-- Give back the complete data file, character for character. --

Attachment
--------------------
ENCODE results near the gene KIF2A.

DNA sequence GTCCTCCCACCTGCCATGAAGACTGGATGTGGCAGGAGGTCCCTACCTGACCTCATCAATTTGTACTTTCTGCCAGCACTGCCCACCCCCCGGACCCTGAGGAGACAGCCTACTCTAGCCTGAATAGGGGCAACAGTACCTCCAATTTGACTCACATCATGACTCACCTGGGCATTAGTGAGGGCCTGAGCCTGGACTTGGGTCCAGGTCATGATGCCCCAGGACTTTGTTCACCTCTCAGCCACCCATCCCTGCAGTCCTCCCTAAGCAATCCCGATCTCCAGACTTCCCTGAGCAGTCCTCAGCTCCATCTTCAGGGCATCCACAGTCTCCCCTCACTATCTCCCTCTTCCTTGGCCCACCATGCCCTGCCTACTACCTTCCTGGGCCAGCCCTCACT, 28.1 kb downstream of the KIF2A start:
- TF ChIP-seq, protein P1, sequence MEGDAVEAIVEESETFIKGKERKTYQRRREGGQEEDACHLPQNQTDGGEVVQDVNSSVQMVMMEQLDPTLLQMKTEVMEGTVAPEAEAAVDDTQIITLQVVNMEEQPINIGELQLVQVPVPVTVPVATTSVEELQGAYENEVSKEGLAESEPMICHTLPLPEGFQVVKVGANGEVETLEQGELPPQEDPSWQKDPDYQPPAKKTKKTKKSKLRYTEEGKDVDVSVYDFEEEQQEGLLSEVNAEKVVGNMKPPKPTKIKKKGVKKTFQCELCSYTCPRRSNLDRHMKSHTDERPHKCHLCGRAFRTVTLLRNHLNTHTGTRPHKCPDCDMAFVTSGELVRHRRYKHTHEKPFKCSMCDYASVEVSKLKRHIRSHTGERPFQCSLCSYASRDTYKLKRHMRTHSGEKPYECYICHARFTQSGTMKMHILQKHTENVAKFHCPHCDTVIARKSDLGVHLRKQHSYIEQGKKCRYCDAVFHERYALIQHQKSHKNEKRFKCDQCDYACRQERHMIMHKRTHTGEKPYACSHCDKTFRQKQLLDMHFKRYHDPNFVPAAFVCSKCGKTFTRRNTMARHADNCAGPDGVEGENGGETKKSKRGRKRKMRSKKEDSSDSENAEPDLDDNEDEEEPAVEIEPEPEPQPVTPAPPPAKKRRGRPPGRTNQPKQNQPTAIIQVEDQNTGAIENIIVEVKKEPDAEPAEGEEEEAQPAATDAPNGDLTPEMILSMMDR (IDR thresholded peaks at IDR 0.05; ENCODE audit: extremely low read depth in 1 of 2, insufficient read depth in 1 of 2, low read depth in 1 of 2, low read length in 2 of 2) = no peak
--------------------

ENCODE results near the gene KIF2A.

DNA sequence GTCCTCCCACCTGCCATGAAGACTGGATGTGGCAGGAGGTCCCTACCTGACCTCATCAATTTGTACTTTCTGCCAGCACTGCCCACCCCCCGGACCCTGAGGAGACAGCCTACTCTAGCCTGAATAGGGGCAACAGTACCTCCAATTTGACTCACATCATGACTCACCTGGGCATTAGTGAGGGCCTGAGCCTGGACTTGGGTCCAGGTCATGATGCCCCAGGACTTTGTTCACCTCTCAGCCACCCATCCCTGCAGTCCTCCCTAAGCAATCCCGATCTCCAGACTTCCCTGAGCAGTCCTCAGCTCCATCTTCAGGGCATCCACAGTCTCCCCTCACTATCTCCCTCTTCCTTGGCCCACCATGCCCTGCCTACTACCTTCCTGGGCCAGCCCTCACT, 28.1 kb downstream of the KIF2A start:
- TF ChIP-seq, protein P1, sequence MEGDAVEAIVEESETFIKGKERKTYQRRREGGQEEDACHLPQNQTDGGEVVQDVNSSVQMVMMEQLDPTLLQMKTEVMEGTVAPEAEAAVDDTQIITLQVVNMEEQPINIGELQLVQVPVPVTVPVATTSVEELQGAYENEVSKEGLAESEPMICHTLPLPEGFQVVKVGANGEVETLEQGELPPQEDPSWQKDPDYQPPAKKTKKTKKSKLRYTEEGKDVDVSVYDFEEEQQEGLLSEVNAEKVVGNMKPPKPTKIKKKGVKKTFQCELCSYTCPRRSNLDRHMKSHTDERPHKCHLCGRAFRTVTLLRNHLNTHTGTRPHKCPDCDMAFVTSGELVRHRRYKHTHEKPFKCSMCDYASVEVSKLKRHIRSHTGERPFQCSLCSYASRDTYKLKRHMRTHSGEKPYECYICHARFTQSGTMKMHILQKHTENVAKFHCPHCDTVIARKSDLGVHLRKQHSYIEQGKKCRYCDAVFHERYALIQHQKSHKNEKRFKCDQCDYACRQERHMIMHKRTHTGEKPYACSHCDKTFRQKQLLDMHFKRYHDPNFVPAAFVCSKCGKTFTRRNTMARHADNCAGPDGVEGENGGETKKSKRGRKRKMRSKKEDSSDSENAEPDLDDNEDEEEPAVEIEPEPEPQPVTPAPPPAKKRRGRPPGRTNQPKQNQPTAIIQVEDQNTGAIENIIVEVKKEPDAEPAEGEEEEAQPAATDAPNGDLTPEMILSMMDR (IDR thresholded peaks at IDR 0.05; ENCODE audit: extremely low read depth in 1 of 2, insufficient read depth in 1 of 2, low read depth in 1 of 2, low read length in 2 of 2) = no peak